Years after their initial arrest, the five defendants charged with the murder of William Hyde were sentenced within the last two weeks on lesser charges included in plea deals that gave each less than 10 years in prison for the crime.
According to documents from the V.I. Attorney General’s Office, N’Kai Colon was sentenced to nine years in prison, while codefendants Khalif Francis will serve eight years, Jelani Gumbs five years, Jequan Joseph four years and Dionno Brooks two years.
The defendants were all minors at the time of their arrests, but in March 2013, then Family Court Judge Debra Watlington granted a motion to have them tried as adults. Each was charged at the time with two counts of first degree murder and kidnapping for robbery, both of which carry a life sentence.
At sentencing hearings the past two weeks, however, all were sentenced to less than 10 years in prison based on plea deals offered that prosecutors said came as a result of concerns over conflicting testimony and a loophole in the V.I. Code about passing life sentences onto minors.
Documents indicate that Colon, Francis and Gumbs were allowed to plead one count of aiding and abetting first-degree assault, while Brooks and Joseph pleaded to one count of conspiracy.
According to police reports, Hyde was assaulted by five young men aged 16 to 17 on Nov. 23, 2012. The original reports say one of the young men, who knew the victim, called Hyde and asked for a ride. When he showed up, all five suspects allegedly took Hyde in the vehicle to Magens Bay, where they assaulted him, leaving him for dead.
Hyde was found the next morning in the women’s shower at the beach park, police reports said. He had no identification and, after two days, the police issued a call to the community to help identify the "John Doe" lying unconscious in the Schneider Regional Medical Center, at which time Hyde’s coworkers at Boolchands said the description sounded like their friend and they contacted police.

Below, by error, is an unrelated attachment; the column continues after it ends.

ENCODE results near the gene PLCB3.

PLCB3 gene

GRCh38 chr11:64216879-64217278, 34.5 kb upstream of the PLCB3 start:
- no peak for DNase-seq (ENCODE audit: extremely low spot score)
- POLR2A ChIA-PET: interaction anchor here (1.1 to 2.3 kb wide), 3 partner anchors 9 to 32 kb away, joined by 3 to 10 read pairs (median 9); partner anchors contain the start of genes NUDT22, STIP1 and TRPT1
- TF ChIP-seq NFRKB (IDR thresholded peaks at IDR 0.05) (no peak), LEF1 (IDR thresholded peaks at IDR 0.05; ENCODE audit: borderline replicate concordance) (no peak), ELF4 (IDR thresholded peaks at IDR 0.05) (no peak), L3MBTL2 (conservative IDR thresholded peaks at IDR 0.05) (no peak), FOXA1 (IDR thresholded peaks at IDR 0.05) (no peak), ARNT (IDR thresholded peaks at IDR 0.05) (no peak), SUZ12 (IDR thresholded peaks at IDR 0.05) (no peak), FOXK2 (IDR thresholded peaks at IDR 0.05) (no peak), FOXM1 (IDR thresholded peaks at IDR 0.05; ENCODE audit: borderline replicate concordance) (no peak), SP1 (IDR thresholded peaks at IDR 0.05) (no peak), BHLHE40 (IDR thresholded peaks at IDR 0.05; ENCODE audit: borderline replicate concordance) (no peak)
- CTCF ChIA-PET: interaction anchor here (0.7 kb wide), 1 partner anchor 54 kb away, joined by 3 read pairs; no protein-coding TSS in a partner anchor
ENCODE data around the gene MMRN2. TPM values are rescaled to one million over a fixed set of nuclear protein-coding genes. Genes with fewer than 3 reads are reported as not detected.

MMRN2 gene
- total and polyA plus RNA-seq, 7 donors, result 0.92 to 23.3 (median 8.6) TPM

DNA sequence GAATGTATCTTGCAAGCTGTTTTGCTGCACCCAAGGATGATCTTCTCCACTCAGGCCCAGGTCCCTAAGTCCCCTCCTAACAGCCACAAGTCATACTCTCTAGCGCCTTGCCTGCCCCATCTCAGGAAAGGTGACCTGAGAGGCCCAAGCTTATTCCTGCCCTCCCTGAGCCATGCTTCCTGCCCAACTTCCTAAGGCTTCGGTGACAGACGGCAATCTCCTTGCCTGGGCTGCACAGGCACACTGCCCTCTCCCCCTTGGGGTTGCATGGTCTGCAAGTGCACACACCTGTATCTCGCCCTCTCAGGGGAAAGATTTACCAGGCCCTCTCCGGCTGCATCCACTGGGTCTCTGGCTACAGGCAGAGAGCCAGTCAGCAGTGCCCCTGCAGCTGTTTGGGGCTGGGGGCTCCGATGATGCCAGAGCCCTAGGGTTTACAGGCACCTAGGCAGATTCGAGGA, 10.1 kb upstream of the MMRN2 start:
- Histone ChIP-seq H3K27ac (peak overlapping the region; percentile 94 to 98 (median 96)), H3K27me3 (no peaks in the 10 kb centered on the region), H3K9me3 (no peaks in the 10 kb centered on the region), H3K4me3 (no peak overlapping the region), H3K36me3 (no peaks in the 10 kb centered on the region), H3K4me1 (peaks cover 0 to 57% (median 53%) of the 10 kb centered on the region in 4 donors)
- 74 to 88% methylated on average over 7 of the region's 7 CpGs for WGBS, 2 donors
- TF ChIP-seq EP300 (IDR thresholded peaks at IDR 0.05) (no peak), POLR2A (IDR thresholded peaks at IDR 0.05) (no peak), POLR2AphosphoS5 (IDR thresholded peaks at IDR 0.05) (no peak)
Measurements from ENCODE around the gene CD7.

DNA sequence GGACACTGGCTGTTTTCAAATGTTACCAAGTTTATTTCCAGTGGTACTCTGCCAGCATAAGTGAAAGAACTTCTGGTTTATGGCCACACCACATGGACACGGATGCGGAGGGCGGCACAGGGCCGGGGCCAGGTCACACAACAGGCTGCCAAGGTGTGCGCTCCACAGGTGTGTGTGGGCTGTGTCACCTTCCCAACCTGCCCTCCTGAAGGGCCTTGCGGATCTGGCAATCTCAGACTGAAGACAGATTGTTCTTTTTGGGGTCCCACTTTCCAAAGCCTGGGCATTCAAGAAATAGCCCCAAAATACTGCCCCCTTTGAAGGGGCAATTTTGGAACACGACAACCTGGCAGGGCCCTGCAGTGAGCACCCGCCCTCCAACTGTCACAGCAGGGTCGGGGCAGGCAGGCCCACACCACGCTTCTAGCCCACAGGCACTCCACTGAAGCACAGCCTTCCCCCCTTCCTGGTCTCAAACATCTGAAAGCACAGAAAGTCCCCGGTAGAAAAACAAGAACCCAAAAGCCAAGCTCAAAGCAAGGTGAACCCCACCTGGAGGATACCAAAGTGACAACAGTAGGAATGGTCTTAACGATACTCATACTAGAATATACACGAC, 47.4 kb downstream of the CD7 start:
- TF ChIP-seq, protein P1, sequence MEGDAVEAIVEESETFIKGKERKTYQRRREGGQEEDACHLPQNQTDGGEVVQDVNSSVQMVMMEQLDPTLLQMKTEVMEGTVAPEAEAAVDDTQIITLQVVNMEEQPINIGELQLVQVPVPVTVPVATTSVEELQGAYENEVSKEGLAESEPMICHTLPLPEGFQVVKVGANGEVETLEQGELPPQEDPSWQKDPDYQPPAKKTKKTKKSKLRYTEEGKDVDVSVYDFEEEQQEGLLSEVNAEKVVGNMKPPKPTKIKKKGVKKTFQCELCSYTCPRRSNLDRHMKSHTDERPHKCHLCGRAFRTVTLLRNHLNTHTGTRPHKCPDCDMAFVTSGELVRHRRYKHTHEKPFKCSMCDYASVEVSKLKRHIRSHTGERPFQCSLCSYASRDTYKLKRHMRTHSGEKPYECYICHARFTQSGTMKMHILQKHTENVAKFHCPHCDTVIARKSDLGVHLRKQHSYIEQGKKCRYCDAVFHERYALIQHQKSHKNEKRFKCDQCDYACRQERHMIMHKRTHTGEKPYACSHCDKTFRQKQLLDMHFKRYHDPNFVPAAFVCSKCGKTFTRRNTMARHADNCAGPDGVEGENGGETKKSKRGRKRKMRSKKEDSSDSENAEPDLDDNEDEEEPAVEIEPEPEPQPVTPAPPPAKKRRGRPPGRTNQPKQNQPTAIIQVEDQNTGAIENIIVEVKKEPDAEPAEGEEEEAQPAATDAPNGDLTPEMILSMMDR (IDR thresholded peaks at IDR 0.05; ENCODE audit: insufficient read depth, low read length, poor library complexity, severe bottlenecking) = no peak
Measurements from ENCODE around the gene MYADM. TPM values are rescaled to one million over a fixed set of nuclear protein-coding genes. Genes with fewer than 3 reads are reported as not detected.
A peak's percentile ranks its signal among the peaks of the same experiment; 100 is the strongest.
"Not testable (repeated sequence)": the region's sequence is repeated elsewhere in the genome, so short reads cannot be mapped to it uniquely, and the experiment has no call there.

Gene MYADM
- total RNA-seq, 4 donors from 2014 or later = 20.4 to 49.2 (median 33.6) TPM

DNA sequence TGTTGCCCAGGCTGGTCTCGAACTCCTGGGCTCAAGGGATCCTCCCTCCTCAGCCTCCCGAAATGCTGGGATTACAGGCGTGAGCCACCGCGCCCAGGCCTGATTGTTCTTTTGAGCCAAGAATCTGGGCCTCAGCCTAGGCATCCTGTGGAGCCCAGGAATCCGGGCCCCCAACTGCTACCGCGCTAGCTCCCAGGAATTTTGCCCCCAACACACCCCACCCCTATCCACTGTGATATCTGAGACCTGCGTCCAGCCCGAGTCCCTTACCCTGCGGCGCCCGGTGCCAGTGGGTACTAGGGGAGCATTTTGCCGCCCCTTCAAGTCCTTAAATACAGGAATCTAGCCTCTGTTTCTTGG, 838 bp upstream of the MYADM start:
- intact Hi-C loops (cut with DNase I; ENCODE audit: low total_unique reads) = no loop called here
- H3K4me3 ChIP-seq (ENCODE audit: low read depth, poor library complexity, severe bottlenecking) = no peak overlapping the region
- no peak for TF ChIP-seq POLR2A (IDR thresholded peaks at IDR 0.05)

Hyde never regained consciousness, but friends who visited him at the hospital said they saw his eyes moving under closed lids and other signs that at some level he was reacting to their presence.
Due to the severity of his injuries, Hyde was transferred to a hospital in Florida. He was taken off of life support and a week later, on Dec. 17, he died.
Since then, the case has been delayed several times for different reasons, but ended up not going to trial. According to other recent articles from other media sources, Justice Department officials have said that prosecutors could have “run the risk” of seeing the defendants acquitted and used their discretion to come up with the best alternative to trial.
Conflicting testimony from Colon and Brooks – one said that Hyde was chosen as a victim by the group while the other said that Hyde’s beating was retribution for an alleged sexual relationship the two had was one consideration.
Another, according to officials, was a claim made by defense attorneys that sentencing minors to life in prison was unconstitutional. According to court documents, attorneys said that such a sentence could not be passed without looking at the circumstances of the crime when it was committed and, according to Justice officials, those concerns are not within the V.I. Superior Court’s scope.
The trial was expected to start this week.